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Impact of antibiotics for children presenting to general practice with cough on adverse outcomes: Secondary analysis from a multicentre prospective cohort study

Research output: Contribution to journalArticle

Original languageEnglish
Pages (from-to)e682-e693
Number of pages12
JournalBritish Journal of General Practice
Volume68
Issue number675
Early online date27 Sep 2018
DOIs
DateSubmitted - 18 May 2018
DateAccepted/In press - 2 Jul 2018
DateE-pub ahead of print - 27 Sep 2018
DatePublished (current) - 1 Oct 2018

Abstract

Background

Clinicians commonly prescribe antibiotics to prevent major adverse outcomes in children presenting in primary care with cough and respiratory symptoms, despite limited meaningful evidence of impact on these outcomes.

Aim

To estimate the effect of children's antibiotic prescribing on adverse outcomes within 30 days of initial consultation. Design and setting Secondary analysis of 8320 children in a multicentre prospective cohort study, aged 3 months to <16 years, presenting in primary care across England with acute cough and other respiratory symptoms.

Method

Baseline clinical characteristics and antibiotic prescribing data were collected, and generalised linear models were used to estimate the effect of antibiotic prescribing on adverse outcomes within 30 days (subsequent hospitalisations and reconsultation for deterioration), controlling for clustering and clinicians' propensity to prescribe antibiotics. Results Sixty-five (0.8%) children were hospitalised and 350 (4%) reconsulted for deterioration. Clinicians prescribed immediate and delayed antibiotics to 2313 (28%) and 771 (9%), respectively. Compared with no antibiotics, there was no clear evidence that antibiotics reduced hospitalisations (immediate antibiotic risk ratio [RR] 0.83, 95% confidence interval [CI] = 0.47 to 1.45; delayed RR 0.70, 95% CI = 0.26 to 1.90, overall P = 0.44). There was evidence that delayed (rather than immediate) antibiotics reduced reconsultations for deterioration (immediate RR 0.82, 95% CI = 0.65 to 1.07; delayed RR 0.55, 95% CI = 0.34 to 0.88, overall P = 0.024).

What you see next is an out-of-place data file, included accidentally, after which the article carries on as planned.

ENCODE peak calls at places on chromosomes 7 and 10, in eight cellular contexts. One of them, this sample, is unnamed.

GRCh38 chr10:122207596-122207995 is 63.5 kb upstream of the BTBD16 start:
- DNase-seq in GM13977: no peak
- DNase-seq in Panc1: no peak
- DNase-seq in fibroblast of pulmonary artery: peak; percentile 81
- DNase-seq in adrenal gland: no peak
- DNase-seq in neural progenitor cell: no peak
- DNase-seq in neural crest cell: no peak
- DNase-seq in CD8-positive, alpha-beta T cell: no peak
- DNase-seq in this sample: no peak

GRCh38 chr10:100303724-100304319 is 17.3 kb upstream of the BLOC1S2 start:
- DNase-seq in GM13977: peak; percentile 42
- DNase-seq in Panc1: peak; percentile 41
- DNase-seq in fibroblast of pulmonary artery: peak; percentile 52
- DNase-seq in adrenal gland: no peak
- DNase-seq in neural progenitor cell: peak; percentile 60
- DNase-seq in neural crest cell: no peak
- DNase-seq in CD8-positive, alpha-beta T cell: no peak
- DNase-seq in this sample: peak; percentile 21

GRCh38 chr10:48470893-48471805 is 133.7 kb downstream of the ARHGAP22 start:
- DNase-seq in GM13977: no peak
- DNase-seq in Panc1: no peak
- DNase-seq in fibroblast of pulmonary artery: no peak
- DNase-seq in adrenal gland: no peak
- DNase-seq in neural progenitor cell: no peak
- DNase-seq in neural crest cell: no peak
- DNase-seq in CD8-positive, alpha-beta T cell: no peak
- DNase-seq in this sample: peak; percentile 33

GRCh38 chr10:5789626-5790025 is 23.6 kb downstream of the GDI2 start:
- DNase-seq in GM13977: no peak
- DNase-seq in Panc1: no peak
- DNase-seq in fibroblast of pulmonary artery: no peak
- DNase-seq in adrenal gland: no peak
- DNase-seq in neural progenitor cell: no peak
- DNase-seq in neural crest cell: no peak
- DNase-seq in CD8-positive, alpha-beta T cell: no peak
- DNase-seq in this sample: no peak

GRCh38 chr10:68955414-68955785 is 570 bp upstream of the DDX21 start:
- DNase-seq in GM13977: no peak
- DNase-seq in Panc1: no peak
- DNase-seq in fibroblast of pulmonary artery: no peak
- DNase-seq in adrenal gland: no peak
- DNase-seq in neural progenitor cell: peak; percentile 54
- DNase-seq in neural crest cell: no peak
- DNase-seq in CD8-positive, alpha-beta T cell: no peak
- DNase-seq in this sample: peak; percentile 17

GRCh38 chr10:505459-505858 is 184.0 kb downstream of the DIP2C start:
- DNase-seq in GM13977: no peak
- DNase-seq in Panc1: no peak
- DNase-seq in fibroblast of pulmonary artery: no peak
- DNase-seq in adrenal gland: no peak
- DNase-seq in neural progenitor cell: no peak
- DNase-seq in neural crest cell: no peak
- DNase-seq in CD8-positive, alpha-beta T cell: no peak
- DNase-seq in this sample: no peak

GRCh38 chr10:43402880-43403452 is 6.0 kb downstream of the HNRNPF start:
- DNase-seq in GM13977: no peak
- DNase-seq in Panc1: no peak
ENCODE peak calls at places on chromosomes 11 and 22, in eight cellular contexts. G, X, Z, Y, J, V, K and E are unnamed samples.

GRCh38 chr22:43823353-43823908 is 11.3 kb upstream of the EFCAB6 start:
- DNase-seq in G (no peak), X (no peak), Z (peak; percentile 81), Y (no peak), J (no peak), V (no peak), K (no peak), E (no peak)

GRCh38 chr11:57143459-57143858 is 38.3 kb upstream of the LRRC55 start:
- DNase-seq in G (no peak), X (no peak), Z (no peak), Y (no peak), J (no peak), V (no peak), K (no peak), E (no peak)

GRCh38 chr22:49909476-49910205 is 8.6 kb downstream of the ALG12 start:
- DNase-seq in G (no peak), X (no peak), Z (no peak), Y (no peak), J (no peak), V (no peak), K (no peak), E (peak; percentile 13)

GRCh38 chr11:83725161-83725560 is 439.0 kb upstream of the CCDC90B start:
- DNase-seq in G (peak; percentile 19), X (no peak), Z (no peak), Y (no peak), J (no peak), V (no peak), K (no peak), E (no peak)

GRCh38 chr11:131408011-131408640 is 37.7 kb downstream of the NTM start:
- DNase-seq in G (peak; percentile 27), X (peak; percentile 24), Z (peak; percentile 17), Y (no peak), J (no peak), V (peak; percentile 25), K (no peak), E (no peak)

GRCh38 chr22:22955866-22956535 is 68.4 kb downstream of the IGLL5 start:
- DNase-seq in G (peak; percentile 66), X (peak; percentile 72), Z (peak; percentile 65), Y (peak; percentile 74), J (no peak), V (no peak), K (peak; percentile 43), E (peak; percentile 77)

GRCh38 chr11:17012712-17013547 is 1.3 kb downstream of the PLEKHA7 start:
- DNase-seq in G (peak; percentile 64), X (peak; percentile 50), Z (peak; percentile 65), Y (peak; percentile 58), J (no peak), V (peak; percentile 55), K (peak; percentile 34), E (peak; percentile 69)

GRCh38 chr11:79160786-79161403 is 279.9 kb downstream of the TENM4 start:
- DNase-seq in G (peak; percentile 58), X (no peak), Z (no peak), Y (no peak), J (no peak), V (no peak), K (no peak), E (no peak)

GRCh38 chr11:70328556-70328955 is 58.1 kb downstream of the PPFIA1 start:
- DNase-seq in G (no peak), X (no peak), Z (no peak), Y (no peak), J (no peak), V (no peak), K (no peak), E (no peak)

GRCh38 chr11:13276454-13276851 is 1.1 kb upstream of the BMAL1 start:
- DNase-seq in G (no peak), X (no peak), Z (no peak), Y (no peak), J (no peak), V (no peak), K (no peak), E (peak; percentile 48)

Conclusion

Most children presenting with acute cough and respiratory symptoms in primary care are not at risk of hospitalisation, and antibiotics may not reduce the risk. If an antibiotic is considered, a delayed antibiotic prescription may be preferable as it is likely to reduce reconsultation for deterioration.

    Research areas

  • Adverse outcomes, Antibiotics, Children, Cohort studies, Primary care, Respiratory tract infections

    Structured keywords

  • BRTC

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    Rights statement: This is the final published version of the article (version of record). It first appeared online via Royal College of General Practitioners at https://doi.org/10.3399/bjgp18X698873 . Please refer to any applicable terms of use of the publisher.

    Final published version, 203 KB, PDF document

    Licence: CC BY-NC

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